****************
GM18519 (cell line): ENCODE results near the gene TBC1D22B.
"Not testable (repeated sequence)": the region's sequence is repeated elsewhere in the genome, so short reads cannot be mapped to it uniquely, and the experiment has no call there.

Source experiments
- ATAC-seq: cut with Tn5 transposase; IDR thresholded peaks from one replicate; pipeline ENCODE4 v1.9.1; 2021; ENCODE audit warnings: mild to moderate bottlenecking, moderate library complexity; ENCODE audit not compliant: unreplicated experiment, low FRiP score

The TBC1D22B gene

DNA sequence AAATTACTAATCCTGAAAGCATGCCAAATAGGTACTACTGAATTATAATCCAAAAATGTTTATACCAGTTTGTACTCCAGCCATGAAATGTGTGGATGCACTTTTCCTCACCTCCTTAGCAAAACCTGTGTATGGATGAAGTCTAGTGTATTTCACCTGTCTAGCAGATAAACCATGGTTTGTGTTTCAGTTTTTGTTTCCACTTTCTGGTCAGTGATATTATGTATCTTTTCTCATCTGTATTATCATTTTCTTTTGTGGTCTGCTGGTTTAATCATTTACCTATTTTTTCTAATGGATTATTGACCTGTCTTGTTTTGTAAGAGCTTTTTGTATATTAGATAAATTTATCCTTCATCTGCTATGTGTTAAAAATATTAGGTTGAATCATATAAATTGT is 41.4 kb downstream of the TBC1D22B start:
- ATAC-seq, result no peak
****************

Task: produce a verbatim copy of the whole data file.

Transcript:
GM18519 (cell line): ENCODE results near the gene TBC1D22B.
"Not testable (repeated sequence)": the region's sequence is repeated elsewhere in the genome, so short reads cannot be mapped to it uniquely, and the experiment has no call there.

Source experiments
- ATAC-seq: cut with Tn5 transposase; IDR thresholded peaks from one replicate; pipeline ENCODE4 v1.9.1; 2021; ENCODE audit warnings: mild to moderate bottlenecking, moderate library complexity; ENCODE audit not compliant: unreplicated experiment, low FRiP score

The TBC1D22B gene

DNA sequence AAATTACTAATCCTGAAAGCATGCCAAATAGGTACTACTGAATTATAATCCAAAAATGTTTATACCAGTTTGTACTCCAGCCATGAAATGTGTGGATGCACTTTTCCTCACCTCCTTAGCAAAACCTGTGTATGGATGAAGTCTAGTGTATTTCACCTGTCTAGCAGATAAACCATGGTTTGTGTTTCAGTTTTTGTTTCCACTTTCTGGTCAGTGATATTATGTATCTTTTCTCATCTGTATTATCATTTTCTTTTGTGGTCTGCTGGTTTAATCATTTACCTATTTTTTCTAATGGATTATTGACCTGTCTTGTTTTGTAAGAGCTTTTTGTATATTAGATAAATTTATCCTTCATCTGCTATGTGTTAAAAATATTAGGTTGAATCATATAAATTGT is 41.4 kb downstream of the TBC1D22B start:
- ATAC-seq, result no peak